Balancing production versus consumption
The way in which corporations now figure the ratio of profit to loss is basically double entry bookkeeping. One column is for outflow, the cumulative cost of doing business; the other is for inflow, the income derived from selling goods, services and the like. If the sum of column two exceeds the sum of column one, the corporation is profitable and viable; if not it eventually goes bankrupt. No other considerations whatsoever really count. If the bottom line does not show a profit, the corporation is not profitable. End of story. Every other consideration, consumption, pollution, fairness, social consequence, aesthetics, ecological devastation etc., is reduced to profit or loss, i.e. is either an easily affordable luxury on the part of a corporation, or has to favorably influence the bottom line.
This, as far as it goes, is the way it has to be – even the way it should be. Corporations are subject to approximately the same energy economics as living systems. They have to make a profit, or at least not operate at a loss, in order to survive. In addition, no one would either operate or invest in a Corporation that consistently operated at a loss.
Redefining profit (as whole system profit)
The problem though is not that corporations operate for a profit; it is that economics not reality defines this profit. Another way of saying this is that the corporation makes the profit, not humanity and the global ecology. As a matter of fact, corporations regularly profit at the expense of humanity and the global ecology, consuming and/or destroying a large part of the total system in order to realize a relatively minor profit for themselves.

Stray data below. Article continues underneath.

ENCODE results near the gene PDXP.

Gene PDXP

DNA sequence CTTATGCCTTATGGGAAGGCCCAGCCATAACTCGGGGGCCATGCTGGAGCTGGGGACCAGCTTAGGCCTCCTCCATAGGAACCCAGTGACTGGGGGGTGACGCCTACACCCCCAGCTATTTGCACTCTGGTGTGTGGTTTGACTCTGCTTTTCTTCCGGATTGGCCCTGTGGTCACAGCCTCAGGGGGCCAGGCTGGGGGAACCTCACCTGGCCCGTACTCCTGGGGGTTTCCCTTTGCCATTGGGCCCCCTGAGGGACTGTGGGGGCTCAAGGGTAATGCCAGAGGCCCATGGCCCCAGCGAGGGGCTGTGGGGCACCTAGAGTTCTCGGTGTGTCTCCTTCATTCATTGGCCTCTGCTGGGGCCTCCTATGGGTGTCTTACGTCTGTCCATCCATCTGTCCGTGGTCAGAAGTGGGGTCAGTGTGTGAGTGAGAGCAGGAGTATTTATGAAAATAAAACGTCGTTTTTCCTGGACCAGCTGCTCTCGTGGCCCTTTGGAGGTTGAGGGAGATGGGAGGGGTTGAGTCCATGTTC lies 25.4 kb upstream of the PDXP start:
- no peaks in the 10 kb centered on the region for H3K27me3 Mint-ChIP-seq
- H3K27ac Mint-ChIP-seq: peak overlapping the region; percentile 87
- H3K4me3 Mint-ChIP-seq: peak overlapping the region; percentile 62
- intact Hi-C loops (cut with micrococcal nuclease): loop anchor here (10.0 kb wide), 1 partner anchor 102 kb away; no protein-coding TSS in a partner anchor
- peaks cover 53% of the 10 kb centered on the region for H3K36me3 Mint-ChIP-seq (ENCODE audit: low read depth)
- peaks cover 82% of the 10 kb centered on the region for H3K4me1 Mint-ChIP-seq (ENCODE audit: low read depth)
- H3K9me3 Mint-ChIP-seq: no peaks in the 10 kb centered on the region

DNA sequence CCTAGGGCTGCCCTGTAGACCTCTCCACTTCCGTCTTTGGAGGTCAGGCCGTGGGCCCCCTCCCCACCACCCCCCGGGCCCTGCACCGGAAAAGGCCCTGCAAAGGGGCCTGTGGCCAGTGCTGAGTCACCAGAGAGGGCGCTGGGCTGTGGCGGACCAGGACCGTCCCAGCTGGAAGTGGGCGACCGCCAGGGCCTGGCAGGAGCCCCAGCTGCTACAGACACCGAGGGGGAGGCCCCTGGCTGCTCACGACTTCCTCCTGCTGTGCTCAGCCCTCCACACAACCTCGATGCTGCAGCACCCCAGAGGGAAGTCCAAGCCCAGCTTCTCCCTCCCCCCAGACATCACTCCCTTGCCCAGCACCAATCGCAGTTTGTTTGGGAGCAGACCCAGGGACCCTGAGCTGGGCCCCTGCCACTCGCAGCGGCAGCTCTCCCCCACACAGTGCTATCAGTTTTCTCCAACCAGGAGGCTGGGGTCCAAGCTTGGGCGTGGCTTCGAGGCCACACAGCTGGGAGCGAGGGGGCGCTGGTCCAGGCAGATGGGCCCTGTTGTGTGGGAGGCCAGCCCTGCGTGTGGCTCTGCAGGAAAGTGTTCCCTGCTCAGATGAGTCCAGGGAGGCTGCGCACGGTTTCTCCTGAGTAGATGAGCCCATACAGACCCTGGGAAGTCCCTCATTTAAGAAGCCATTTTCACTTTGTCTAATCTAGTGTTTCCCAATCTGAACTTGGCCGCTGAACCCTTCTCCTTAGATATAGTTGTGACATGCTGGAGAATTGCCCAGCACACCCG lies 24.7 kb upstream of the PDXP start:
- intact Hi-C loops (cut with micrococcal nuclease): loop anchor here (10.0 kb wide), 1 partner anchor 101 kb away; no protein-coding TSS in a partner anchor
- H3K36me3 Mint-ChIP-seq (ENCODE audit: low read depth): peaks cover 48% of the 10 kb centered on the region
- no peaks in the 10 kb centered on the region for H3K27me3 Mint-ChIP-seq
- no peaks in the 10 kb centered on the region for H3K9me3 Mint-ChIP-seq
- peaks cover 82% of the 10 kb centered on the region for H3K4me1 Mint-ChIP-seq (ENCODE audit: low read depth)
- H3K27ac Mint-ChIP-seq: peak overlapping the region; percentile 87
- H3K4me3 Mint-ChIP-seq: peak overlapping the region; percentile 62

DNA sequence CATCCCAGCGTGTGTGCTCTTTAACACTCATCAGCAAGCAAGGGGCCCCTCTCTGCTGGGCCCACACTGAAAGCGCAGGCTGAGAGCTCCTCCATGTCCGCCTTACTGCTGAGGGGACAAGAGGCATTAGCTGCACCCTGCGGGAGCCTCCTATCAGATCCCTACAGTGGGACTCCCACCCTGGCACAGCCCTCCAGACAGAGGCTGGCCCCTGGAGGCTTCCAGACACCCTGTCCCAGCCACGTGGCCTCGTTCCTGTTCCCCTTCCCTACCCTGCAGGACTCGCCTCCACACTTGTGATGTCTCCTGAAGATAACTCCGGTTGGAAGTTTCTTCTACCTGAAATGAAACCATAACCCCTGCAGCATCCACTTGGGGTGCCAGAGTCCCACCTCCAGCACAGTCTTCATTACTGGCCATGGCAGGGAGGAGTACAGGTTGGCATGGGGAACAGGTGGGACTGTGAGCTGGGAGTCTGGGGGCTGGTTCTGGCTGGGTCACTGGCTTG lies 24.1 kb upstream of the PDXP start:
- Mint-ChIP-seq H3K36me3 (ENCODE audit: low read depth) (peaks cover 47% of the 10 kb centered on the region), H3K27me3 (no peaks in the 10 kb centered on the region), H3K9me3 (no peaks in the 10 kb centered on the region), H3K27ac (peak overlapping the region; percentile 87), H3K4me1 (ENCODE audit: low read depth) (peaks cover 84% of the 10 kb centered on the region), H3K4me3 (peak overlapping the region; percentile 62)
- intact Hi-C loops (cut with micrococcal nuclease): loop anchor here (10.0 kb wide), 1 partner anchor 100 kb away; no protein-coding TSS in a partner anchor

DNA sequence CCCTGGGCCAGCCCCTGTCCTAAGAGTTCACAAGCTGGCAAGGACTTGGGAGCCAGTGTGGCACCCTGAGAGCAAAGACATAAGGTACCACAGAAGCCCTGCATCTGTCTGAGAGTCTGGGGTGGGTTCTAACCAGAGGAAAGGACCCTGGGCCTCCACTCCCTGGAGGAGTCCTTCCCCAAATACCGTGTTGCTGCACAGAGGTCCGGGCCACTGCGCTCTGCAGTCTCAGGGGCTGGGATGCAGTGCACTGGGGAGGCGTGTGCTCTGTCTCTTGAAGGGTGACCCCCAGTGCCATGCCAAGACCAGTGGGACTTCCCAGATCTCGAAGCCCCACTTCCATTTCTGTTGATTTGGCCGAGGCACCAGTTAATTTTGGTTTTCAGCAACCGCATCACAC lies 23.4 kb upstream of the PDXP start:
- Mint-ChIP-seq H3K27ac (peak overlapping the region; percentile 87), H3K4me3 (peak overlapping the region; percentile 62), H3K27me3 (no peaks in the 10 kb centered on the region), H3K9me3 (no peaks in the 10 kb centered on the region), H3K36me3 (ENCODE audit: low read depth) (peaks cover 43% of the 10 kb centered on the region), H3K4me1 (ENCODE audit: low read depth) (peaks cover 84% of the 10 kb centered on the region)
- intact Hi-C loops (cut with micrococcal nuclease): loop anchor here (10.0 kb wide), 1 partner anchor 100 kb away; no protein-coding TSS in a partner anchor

At this time in history, a Corporation can destroy an ecosystem, pollute a river and impoverish an indigenous culture, but if it makes a monetary profit, if it costs less to destroy part of the world than the earnings such destruction engenders, the corporation is deemed profitable — and the investors realize a comfortable return on their investments.
That is not a real profit! That is not a profitable corporation but a subsidized one that operates at a substantial loss. By who is it subsidized? By the countries that house it, by the ecosystem of the globe, by you and I, and by every person that walks or will walk the earth.
It is clear that we have to build accountability and responsibility into the corporate mind. But the question is how to do this? I believe the most realistic answer starts with redefining profitability, in other words making it profitable for the corporation to contribute to the humansphere and unprofitable for it to consume without recycling and restoring.
And the only way to do this is to make corporations accountable for the real costs of their doing business, to make them fully responsible for the consumption and the destruction they cause, and to make them pay for the real costs of correcting it.
In this context a profitable bottom line would still be a surplus of income over expenditure, but the expenditure would include a monetization of the consumption and/or destruction of human and natural resources, and the income would include monetary compensation for the restoration of the human and natural resource pool. Corporations and governments working together could accomplish this by monetizing or otherwise calibrating social and ecological consumption and balancing it out with contributions to the whole system which would either be actual or financial.
Of course this will be a difficult task to accomplish but it can be facilitated by interfacing it with the corporation’s normal, accounting practices. What I would propose would be changing from double entry to quadruple entry bookkeeping, adding a column on one side for system depletion or consumption and a column on the other side for system contributions. In that way one could keep track of whether the corporation, viewed as a part of the total system of the humanity and the earth which supports it (i.e. the humansphere), was really operating at a profit or a loss. And if not, calculate to what extent the Corporation is withdrawing from the common property of all the sentient beings on earth.